Gov. Baker announces $5 Million investment Targeting Chronically High Unemployment

Photo: Massachusetts National Guard

New initiatives to fight chronic unemployment will be included in the proposed FY 2017 budget, Governor Charlie Baker’s office said recently.

Baker and Secretary of Labor and Workforce Development, Ronald L. Walker II, who is also a member of the governor’s task force on persons facing chronically higher rates of unemployment, announced $5 million in new investments to address high unemployment among African Americans, Latinos, persons with disabilities, Native Americans and recently-returned veterans on January 25, Baker’s office said in a press release.

The new investments include $2 million to create a new Economic Opportunity Fund, $2 million for the Workforce Competitiveness Trust Fund and $1 million to expand statewide reentry and job training programmes for former criminal offenders who are reentering society, Baker’s office said. While unemployment in Massachusetts is below the national average at 4.7 percent according to December’s numbers, the unemployment rate is between two to three times higher among African Americans, Hispanics and Latinos, persons with disabilities, Native Americans and recently-returned veterans.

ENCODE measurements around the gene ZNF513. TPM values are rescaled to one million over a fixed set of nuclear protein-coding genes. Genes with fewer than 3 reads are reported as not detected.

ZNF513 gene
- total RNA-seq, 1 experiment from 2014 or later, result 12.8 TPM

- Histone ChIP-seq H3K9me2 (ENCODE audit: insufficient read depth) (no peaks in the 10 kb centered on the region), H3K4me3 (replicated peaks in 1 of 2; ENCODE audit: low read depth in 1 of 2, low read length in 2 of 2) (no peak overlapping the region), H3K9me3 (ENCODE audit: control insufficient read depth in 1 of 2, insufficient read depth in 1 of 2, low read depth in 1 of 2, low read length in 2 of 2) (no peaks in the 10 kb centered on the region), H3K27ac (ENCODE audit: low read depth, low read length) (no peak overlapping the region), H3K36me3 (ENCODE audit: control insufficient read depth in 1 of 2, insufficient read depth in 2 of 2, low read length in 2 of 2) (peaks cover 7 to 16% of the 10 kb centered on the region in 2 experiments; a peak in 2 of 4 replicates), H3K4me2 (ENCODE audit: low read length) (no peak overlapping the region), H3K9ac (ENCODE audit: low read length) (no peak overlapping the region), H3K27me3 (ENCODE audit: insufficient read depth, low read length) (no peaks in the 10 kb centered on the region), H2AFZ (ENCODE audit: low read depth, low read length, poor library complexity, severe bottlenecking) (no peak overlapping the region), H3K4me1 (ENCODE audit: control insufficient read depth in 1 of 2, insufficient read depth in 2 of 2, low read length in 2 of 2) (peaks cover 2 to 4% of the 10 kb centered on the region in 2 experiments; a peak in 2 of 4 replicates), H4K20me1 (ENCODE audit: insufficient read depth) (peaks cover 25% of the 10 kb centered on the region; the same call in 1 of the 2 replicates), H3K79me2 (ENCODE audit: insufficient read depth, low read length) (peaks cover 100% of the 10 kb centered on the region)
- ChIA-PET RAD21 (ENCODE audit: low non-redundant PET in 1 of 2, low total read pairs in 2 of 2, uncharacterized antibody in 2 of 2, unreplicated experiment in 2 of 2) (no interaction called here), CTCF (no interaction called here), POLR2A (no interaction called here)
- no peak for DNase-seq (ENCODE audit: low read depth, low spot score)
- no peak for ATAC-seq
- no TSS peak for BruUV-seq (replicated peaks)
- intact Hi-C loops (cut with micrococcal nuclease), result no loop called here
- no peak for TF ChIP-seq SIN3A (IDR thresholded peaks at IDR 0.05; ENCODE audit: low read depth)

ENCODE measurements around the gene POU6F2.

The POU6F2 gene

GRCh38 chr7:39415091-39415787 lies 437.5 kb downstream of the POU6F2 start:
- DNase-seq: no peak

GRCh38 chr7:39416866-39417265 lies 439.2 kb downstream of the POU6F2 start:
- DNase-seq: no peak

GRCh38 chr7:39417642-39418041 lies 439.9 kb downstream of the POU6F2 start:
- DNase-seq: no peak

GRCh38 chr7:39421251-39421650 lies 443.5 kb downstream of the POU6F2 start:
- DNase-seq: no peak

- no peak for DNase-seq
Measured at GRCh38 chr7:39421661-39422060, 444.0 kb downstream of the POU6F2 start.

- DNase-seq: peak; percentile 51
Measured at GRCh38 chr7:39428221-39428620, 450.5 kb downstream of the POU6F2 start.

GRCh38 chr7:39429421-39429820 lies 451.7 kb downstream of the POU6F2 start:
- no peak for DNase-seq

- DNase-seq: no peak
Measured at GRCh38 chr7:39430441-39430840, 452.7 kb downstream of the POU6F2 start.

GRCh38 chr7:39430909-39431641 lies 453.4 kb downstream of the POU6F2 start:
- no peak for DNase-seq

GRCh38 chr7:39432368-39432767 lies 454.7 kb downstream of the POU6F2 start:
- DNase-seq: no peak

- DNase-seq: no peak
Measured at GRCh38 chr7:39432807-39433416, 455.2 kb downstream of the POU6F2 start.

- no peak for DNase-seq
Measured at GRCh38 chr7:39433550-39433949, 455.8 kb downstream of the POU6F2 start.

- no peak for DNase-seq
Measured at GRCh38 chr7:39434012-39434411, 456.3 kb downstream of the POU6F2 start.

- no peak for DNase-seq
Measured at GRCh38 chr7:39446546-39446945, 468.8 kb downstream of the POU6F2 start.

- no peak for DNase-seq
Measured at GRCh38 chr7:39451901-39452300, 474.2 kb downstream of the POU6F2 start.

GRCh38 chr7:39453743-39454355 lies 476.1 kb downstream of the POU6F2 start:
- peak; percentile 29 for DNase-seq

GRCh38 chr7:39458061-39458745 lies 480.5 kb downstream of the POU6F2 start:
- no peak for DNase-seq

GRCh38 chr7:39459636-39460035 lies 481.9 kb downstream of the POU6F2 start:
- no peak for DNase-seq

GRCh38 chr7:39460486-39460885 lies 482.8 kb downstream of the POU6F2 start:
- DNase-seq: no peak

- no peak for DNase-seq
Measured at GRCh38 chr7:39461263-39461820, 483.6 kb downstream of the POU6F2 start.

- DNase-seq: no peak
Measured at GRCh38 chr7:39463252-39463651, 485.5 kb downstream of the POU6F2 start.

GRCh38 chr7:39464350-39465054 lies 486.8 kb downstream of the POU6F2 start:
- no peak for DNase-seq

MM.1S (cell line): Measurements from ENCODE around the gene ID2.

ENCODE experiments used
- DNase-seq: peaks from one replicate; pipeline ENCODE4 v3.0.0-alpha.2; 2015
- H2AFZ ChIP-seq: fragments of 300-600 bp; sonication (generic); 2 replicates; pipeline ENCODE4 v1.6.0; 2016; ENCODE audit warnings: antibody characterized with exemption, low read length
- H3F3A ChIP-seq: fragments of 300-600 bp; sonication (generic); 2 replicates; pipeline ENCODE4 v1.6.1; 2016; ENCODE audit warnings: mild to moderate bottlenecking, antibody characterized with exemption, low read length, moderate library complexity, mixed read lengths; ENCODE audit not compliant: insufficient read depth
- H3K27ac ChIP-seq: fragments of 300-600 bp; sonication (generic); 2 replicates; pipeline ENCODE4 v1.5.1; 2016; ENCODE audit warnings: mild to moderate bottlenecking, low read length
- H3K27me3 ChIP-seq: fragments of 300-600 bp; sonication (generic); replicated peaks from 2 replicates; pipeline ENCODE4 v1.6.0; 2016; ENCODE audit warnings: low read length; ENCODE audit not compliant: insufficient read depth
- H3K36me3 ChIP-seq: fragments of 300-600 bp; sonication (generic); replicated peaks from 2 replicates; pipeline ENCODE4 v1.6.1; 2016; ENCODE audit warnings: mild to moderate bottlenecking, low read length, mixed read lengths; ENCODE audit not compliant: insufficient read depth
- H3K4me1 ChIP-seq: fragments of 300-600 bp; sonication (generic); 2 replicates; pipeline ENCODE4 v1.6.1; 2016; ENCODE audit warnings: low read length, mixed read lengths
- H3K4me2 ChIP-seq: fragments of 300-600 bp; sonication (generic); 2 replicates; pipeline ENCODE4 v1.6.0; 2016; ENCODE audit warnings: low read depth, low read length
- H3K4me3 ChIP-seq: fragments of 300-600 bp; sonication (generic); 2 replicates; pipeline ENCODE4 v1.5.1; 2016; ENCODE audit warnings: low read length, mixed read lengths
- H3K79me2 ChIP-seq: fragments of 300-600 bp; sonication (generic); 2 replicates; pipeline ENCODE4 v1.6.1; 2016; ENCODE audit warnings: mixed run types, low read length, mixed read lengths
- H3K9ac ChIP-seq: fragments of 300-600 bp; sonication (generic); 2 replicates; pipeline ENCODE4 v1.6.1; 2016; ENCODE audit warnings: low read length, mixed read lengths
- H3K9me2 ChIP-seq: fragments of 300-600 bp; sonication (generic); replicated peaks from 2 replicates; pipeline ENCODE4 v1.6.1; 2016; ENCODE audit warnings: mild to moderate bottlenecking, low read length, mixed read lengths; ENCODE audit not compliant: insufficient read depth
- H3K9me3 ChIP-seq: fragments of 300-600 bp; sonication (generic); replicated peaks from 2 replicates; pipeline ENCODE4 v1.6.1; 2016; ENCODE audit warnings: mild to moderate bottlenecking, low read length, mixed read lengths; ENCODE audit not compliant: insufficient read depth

“Since taking office, our administration has focused on reaching individuals and families across the Commonwealth who have felt they have not been able to take advantage of or experience our state’s many economic strengths,Baker said in a statement released by his office. “By building the capacity of community-based organizations and others who already have the expertise and experience working with individuals who face higher unemployment rates, we can enable more people to find and keep jobs and support their families.”

The new Economic Opportunity Fund will work to support “community-based organizations who partner with businesses to offer job training and hiring opportunities for people who face employment barriers. The grants will allow organizations to provide a deeper level of engagement to help residents find a job,” Baker’s office said. The Workforce Competitive Trust Fund will target individuals who need job training or education to make the transition to employment, Baker’s office said.

In addition to the $5 million, the governor’s task force also recommended improving the public workforce system through continued implementation of the federal Workforce Investment Opportunity Act of 2014, extending the Disability Employment Initiative through March 2017, which offers job training to people with disabilities, and using the career centers to reengage the long-term unemployed, Baker’s office said.






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